Alain Ducasse is renowned for the quality of the ingredients he uses, so when he hosted a market at Paris's Plaza Athénée hotel to showcase his favourite suppliers, Michael Raffael went along to find out how the three-Michelin-starred chef selects them.
On a balmy spring day earlier this month, Paris's Plaza Athénée hotel held an unlikely market. It made over its inner courtyard, decking it with food stalls under red awnings. Crowds from the city's well-heeled 8e Arrondissement, together with media crews, flocked to sample the produce that the hotel's headline chef, Alain Ducasse, uses in the kitchens.
Nothing was for sale, but the samples were stunning: wild strawberries, micro vegetable dips, hams, mini steaks, foie gras, Provençal goat's cheese; the bedrock of the restaurant's cuisine.
Two roads lead to the holy grail of a third Michelin star. The Ferran Adrià-Heston Blumenthal axis puts creativity on a pedestal. Ducasse pays an unparalleled attention to the quality of his raw materials. It's what earned him the accolade at Le Louis XV restaurant in Monte Carlo. It eased the Dorchester to earn three Michelin stars in under three years. It's a key component at the Plaza Athénée.
The market echoed one Ducasse held back in 1990 while he was still working on the stoves at the Hotel de Paris in Monte Carlo, which helped him to launch his first book. This, though was something different; more of a matchmaking exercise. His cuisine acts as a link between two groups that don't often meet. He aimed to bring them together.
"I wanted to put my clients in close contact with producers by choosing those who reflect what we do best," Ducasse explains.
His two restaurants at the Plaza Athénée alone list around 90 specialist suppliers.
"I wanted to show off some of the best," he says. "They are the roots of what we do. I wanted to thank them; to pick those who either through individual excellence or their loyalty to us we most admire."
Collectively, they make up a pretty colourful ratatouille: farmers and butchers, food detectives barely out of college, even an ex-tight-rope-walker.
Pascal Beillevaire has been supplying Ducasse from his farm for 22 years. "During that times he's grown and now runs 14 shops because he's managed to apply his skills without jeopardising standards," Ducasse explains. "He still works with the morning and evening milk, turning it into butter and cream."
Cedric Casanova starred as a high-wire artist for the Cirque du Soleil before changing careers. Half-Sicilian, he brought back 100 litres of oil from his family's groves, sold it straight away and hasn't looked back. He has a shop, La Tête Dans Les Olives, that sells oils and olives from the 20,000 trees on five estates that he also manages. Christophe Moret, executive chef at the Plaza Athénée, discovered the oil by chance. He was eating in a trattoria in one of Paris's less fashionable districts, tasted it and tracked it down.
According to Ducasse, chefs in his restaurants can source their own producers. It's logical in a brand that hasn't stopped growing.
"The butter at Aux Lyonnais may be the same as at the Plaza Athénée, but not necessarily the chicken," he says. "One is going to select a Poulet de Bresse, but a free-ranging Poulet des Landes is much more suited to a bistro menu."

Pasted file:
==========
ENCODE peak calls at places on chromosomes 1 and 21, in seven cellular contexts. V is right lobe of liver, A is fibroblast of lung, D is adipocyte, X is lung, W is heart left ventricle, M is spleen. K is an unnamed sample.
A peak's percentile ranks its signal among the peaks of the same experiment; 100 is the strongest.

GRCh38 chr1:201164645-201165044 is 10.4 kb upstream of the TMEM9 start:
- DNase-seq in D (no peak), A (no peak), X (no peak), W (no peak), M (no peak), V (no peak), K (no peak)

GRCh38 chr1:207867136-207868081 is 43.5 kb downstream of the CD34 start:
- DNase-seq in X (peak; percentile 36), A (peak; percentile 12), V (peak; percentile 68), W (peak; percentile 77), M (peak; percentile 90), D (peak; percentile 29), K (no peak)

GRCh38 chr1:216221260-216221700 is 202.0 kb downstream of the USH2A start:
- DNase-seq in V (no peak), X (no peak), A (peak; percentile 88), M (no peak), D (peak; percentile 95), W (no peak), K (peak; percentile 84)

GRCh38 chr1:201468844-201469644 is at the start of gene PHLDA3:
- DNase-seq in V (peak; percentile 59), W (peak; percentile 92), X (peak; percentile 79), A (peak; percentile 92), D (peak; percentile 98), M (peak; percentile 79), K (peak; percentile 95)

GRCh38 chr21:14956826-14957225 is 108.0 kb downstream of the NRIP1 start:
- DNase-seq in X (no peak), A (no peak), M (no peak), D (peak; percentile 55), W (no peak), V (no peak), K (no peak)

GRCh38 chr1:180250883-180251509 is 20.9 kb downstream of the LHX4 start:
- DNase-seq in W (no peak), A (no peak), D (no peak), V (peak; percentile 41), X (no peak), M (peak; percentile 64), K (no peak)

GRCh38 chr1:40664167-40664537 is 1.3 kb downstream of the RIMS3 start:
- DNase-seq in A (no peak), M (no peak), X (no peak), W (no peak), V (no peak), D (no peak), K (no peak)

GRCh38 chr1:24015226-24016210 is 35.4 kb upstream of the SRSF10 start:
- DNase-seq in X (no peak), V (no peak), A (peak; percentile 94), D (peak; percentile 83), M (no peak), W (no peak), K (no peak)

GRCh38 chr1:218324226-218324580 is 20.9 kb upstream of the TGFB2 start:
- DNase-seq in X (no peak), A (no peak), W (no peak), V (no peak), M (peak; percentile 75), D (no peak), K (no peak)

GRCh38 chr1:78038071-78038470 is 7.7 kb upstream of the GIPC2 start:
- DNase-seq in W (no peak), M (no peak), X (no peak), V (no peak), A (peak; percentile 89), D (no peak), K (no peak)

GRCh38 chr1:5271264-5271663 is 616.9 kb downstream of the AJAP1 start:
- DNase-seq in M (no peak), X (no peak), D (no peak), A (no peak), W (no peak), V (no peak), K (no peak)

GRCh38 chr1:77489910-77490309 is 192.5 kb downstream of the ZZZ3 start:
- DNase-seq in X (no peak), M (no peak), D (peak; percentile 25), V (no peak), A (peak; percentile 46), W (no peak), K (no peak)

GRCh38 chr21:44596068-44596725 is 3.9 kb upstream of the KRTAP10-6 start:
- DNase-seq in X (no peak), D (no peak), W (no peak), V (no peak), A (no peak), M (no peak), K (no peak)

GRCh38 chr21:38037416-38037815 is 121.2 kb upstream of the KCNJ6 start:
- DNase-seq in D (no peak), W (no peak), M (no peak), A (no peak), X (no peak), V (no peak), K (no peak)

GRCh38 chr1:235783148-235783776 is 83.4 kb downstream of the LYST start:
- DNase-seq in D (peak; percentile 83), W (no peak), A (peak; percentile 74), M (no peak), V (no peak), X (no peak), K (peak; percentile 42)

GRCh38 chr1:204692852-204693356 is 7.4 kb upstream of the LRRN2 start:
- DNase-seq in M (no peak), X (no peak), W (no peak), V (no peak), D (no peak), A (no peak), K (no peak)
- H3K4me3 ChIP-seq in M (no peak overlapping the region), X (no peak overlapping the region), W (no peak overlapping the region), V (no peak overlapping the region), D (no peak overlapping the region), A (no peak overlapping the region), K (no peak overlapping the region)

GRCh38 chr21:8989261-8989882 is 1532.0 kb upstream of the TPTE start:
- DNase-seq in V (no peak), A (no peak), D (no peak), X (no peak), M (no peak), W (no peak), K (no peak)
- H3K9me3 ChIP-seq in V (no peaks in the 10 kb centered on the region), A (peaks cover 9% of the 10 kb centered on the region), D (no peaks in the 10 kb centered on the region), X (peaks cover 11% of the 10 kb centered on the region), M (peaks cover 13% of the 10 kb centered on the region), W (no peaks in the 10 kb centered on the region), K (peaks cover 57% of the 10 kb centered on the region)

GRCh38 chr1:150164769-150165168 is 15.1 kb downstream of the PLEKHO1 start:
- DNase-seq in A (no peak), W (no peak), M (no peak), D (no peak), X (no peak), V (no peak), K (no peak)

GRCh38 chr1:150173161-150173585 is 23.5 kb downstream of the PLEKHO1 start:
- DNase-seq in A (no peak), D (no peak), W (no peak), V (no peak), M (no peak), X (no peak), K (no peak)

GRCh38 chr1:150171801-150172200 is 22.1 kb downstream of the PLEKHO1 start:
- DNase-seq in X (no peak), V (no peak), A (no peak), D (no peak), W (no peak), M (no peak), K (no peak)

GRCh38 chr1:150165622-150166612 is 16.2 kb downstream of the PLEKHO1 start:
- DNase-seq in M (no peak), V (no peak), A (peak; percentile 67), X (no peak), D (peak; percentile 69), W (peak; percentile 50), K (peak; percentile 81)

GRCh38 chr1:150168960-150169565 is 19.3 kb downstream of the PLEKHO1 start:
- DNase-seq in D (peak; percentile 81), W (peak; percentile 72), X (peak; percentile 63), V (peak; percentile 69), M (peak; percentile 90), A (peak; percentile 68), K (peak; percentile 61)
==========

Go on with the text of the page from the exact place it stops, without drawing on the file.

"In any case, imagine what it would be like if all my restaurants tried to shop from the same list. There wouldn't be enough of some things to go round."
Devolving responsibility is a platform central to Ducasse's style. It's possible because, in an industry notorious for wastage, his staff remain loyal. "Christophe [Moret] has been with me 18 years; my restaurant manager 12," he explains. Jocelyn Herland at the Dorchester was number two in Paris before moving to the Dorchester. In key posts his chefs almost pick themselves before they're appointed.
The same fitness for purpose applies to the choice of suppliers. Lots of hopefuls knock at his door; some find themselves in a relationship. "I've known my asparagus grower in the Vaucluse since 1980. Actually, I worked with his father first," says Ducasse.
Robert Blanc sells his green asperges deVillelaure in four sizes: Bourgeoises, Demoiselles, Fillettes and Pitchounes. Grown on a three-acre plot, they are the earliest of France's home-grown crop. He's not the sole producer. At a dinner hosted by the hotel on the eve of the market, the finger-sized asparagus served with a mousseline sauce and truffle reduction originated on the farm of chef-turned-market-gardener, Jerome Galis. His market stall displays white and violet asparagus as well as green, and the bianchetti truffles that are in season in spring.
Ducasse doesn't see himself as an altruist, but recognises businesses like his have responsibilities.
"Sourcing is a task that's getting harder," he says. "We want to maintain relationships and to do that we have to pay fair prices that will allow a supplier who may well be close to the edge to earn a reliable living."
The majority of those dealing with Moret operate on a nano-scale. One of these, Rene Pellegrini, was well into his fifties when he became a maître affineur, a master cheese ripener. As a young man he had helped to set up the AOC for Banon, the goat's cheese that comes wrapped in chestnut leaves. He condemns the so-called Banons wrapped in green leaves. They should be the colour of autumn and contain a cheese that drools out of them, he explains.
He has worked to revive La Brousse du Rove, a fresh cheese made in cornets from the Rove goat that lives semi-wild in the uplands of Provence, feeding on herbs rather than pasture. Part-Corsican, Pellegrini ripens brocio made on the island with the whey from the traditional pecorino-style cheese.
Michel and Bénédicte Bachès hold an esoteric collection of 800 varieties of organic citrus fruit. In shape, style, texture and even taste, they look as though they've been invented for episodes of Star Trek. The chimere, for instance, a cross between a bitter orange and a cédrat (citron), is gnarled and mottled on one side and smooth on the other. "Lemon caviar" contains tiny juice pellets in a kumquat-sized shell. Les mains du Bouddha (Buddha's fingers) are yellow, smooth clusters of fruit.